“When I have that got through that phase I’ll make a little demo of it and depending what kind of configuration of the band I’ve got at the time, bring in other musicians. That’s my main process,” she concludes.
Getting the song to that point successfully though also depends heavily on musical craftsmanship, or as Pittelman puts it “The initial part of songwriting is maybe a bit mystical but the work that follows is not mystical at all.”
Rather it involves understanding “what structures are possible, when you need to follow the rules, when you should bend them, when you should break them. It requires tons of training and listening and thinking about how things are made and why they work on us the way they do.” Again, though, this isn’t some kind of exclusive academic club: much of her basic education in music as a child, she says, consisted of “obsessing with pop.”
“If you want to write you should obsessively listen to as much music as you can, but especially music you love and figure out what it is that the song does that makes you love it. Because the difference between a writer or critic and a listener is that when you are listening you don’t have to figure out why music does whatever it does for you. But as a writer or critic, you do.”
As for how her attitude to songwriting has changed over the years, it’s noticeable that her latest album, ‘Guaranteed Broken Heart’ (Ocean Born Mary Music, 2019), has a lot more connections with classical electric country, particularly the 1990s variety, than her previous work . And that, she says, is also to do with the way she’s now composing.
“The older I get, I get more like it isn’t about trying to make something new, or having to break the rules,” Pittelman said. “It’s about trying to understand the genre I’m working with and why have people come up with these particular conventions and how can I harness them to make the sound and tell the story I want to tell.”
She argues that this process of simplification to create greater power in songs is something Johnny Cash, Bob Dylan and Leonard Cohen all did or do in their later years. By way of a specific example, she cites the straightforwardness and profundity of one of Cohen’s lines from ‘Anthem ‘(1982) – “there is a crack in everything, that’s where the light gets in” – compared to the much more complex imagery in the music of his youth in 1960s songs like Suzanne.
‘Guaranteed Broken Heart’ already marked a very different approach in other ways, given she and her long-standing band had split up, and that gave her independent-minded songs a greater opportunity to be themselves, she says. And to let her know about it, too.
“My songs don’t just tell me what they want to be about, they also have very particular ideas about how they want to be played. In the past I would be like ‘shut up, shut up’ ‘cos I have to bring the songs to the band to decide on their instrumentation. But for this album I was like ‘ok, tell me everything you want, I can’t promise you I’ll be able to get it but I’ll try.’”
“So a song like ‘Why Won’t You Come Back To Me?’ – that was stubborn and I kept trying to play it with an electric band. And that song was like ‘Fuck you, no! Get me a bluegrass band.’”
Her belief that the music is already created doesn’t just form the bedrock of her song-writing strategies, either. It’s also discernable in elements in her political and socio-cultural activism, both in the Queer Country movement and, more recently, in her forming the Country Music Against White Supremacy group.
Asked about the connection between her anti-white supremacy beliefs – she has written a lengthy, powerful essay about the subject, published on her band website and there is also a #ChangeCountry pledge link on there – and her composing songs, Pittelman says “I believe music chooses you, and it feels like it’s a sin against it, if everybody whom that music comes through can’t bring it into the world”.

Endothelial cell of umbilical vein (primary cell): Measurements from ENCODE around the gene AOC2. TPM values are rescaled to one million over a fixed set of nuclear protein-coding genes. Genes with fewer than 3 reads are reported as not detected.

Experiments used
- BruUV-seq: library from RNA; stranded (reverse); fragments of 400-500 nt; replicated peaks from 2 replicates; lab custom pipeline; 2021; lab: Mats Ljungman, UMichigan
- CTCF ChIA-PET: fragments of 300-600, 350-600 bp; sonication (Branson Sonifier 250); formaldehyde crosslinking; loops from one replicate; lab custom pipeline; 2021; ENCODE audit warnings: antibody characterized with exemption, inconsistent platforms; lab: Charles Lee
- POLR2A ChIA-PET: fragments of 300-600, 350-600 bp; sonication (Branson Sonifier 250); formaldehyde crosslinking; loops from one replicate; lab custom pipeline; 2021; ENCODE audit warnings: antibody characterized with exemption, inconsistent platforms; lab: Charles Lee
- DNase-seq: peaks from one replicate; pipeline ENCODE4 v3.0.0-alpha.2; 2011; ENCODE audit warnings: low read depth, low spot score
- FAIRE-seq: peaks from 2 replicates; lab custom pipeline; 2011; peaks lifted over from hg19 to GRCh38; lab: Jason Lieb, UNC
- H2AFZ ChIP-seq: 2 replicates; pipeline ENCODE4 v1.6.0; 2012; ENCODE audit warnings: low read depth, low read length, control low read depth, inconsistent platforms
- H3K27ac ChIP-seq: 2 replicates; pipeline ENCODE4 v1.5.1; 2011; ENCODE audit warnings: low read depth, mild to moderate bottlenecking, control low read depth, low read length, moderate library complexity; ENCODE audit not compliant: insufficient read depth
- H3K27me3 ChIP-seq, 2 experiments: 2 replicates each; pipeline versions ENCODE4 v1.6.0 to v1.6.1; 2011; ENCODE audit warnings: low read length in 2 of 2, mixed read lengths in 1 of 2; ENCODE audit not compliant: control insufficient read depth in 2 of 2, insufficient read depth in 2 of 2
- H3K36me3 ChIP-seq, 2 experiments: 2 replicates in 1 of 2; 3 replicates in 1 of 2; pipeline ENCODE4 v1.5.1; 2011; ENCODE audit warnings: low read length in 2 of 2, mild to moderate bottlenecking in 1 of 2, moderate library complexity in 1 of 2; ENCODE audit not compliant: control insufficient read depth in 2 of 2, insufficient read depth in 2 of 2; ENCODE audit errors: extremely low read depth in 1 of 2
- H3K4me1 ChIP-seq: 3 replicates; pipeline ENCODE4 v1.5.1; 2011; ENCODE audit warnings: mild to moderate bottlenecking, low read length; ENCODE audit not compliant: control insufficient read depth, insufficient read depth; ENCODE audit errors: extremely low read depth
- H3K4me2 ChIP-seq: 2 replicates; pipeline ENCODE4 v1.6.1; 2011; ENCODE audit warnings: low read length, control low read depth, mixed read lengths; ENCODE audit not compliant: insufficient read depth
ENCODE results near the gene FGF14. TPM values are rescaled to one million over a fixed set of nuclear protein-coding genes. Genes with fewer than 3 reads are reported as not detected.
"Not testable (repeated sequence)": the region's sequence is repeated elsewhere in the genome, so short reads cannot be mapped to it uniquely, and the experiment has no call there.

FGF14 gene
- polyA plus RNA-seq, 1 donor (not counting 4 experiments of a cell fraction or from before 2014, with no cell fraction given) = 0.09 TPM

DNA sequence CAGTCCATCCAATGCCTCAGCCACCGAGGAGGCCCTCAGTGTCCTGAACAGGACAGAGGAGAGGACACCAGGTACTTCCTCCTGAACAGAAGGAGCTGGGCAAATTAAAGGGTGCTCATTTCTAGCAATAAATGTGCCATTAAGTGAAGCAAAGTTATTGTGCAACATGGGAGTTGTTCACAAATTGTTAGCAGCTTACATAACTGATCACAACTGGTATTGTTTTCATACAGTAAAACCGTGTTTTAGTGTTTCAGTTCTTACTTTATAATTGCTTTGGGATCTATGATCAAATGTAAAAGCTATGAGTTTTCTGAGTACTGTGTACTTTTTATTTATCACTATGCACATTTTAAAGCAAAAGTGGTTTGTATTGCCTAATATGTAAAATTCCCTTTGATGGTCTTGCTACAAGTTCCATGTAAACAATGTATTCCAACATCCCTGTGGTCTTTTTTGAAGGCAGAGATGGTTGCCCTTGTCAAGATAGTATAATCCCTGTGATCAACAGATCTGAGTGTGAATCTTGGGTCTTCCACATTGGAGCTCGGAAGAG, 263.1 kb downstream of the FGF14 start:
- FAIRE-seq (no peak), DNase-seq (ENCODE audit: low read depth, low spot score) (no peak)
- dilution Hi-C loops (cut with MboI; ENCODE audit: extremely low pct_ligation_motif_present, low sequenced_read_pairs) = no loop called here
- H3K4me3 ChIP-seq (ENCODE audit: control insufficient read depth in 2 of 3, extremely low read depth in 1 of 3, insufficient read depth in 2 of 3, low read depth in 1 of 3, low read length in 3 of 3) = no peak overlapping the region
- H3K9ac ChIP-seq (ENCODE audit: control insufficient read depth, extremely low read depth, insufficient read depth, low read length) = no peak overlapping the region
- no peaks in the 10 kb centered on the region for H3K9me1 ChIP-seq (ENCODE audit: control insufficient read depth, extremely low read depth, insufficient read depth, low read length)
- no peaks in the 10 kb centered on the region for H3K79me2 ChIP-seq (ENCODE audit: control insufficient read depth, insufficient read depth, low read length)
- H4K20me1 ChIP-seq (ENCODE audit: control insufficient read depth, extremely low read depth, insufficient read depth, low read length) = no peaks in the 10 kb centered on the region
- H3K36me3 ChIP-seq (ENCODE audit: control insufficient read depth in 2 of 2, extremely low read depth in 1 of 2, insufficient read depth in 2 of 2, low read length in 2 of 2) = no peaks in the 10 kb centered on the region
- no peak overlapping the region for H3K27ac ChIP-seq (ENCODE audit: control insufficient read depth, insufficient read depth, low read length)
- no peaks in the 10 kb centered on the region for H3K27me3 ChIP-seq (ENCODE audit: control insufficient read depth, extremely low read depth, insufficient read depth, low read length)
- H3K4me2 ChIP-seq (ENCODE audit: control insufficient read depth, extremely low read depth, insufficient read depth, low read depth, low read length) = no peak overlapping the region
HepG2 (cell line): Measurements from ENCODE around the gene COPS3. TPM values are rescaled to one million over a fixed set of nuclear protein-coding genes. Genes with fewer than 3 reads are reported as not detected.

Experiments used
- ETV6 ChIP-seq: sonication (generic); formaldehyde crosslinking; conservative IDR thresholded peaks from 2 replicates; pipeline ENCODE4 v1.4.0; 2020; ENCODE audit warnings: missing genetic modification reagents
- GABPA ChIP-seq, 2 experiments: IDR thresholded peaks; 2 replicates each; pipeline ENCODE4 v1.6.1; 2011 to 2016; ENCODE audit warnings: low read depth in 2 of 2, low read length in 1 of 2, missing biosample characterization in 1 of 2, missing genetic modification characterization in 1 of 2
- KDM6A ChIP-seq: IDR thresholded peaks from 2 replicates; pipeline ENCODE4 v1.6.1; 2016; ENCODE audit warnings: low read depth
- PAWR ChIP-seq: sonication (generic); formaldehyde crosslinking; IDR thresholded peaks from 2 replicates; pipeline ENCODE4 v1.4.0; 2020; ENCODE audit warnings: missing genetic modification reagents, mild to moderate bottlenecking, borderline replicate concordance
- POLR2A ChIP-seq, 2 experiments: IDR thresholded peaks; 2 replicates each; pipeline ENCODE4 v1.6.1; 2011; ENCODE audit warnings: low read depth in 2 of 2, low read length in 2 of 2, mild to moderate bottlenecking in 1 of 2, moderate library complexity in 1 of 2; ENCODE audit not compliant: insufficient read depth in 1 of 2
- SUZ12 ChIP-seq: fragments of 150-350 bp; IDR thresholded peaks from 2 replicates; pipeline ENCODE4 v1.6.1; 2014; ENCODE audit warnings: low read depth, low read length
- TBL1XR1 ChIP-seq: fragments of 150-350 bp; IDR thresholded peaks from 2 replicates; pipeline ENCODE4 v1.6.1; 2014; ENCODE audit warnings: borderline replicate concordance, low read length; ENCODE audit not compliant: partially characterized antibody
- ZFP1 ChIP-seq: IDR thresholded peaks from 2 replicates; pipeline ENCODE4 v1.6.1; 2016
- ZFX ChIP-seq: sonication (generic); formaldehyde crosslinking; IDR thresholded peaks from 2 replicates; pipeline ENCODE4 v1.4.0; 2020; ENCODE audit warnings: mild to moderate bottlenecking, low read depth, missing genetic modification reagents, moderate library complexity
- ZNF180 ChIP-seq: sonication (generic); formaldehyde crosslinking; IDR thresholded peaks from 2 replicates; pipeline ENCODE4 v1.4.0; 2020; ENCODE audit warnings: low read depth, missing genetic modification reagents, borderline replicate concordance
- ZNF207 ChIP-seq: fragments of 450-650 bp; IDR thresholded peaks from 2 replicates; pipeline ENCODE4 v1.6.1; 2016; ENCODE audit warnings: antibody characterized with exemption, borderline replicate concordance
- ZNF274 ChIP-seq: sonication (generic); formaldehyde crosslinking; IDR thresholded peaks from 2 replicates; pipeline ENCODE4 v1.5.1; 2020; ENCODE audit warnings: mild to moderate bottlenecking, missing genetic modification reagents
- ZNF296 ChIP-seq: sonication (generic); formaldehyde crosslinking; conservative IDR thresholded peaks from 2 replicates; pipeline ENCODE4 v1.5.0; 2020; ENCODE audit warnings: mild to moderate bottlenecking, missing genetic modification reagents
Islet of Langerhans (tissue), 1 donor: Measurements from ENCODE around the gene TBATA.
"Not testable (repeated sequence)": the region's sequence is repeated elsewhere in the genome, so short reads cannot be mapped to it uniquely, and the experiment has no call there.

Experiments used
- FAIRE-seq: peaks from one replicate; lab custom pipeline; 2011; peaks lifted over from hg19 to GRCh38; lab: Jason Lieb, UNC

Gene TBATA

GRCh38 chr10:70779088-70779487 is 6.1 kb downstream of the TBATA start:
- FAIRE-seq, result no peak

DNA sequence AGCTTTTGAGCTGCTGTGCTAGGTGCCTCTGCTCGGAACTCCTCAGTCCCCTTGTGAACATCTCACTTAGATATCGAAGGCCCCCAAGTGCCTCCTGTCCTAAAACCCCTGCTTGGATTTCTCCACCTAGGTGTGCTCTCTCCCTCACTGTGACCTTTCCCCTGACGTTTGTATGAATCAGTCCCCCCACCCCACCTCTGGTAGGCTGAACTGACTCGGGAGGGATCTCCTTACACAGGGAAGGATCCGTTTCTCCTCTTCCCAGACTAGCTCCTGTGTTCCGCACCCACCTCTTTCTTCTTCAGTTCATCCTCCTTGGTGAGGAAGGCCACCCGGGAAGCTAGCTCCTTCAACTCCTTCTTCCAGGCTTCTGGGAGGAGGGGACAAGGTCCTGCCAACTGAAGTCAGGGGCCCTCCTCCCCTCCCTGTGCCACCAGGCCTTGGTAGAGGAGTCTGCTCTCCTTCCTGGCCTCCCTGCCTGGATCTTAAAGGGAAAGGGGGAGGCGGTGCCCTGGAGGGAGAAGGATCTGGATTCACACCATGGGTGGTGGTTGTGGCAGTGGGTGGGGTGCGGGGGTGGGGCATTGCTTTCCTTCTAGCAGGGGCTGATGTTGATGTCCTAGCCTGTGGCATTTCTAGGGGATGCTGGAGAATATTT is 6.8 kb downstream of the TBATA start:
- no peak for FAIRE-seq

“There are all these ways the country and Americana industries have made it from unwelcome to impossible for black musicians and other people of colour to do that. And I feel like we have an obligation as musicians to make sure there is the space and the resources and the welcome for anybody whom our music chooses.”
Within that context, Pittelman’s music writing is arguably both a creative activity and an activist’s tool as well, making a political statement. But in a way, the decision to go with country was, she says out of her hands.
“Initially I never had any intention of writing country songs or making country music and I certainly didn’t see anybody like me in that field, or any place for me given my own identity”, she recalls.
“But then I went through this very intense breakup with my partner of 15 years and all of a sudden all I could do was write country songs. I realised that all my life I’d been obsessed with pedal steel and if I went back and looked at a lot of the pop or rock songs I loved there were ones that had some secret pedal steel in it, like Joni Mitchell’s ‘California’.”
Formerly in a punk band, she says “ that was more for fun and I was thinking of my life as a non-fiction or a poet. I didn’t write the music for it, I just sang and we would just make up silly lyrics.”
“Then all of a sudden it hit me like a ton of bricks I had to break up with that band and I had to start finding new people. I had to deal with the fact I couldn’t stop writing country songs.”
The number of people out there who are capable of creating the bulk of a catalogue of songs whilst in an unconscious or semi-conscious state is probably extremely low, even if Pittelman’s dreaming up songs is really about the kernels of musical ideas, and it’s only through hard work – and a lot of walking around Brooklyn freaking a few people out – that they are completed as a playable reality.
Still, for her, sleeping is where it starts, or at least, where she believes the artist’s initial connection starts. “We all get creative impulses, but we tend to overlook them: you just need to learn to pay attention to them,” she concludes.
“Songwriters are people who know how to open their brains to the music coming through. But it doesn’t belong to us. All music is already out there.”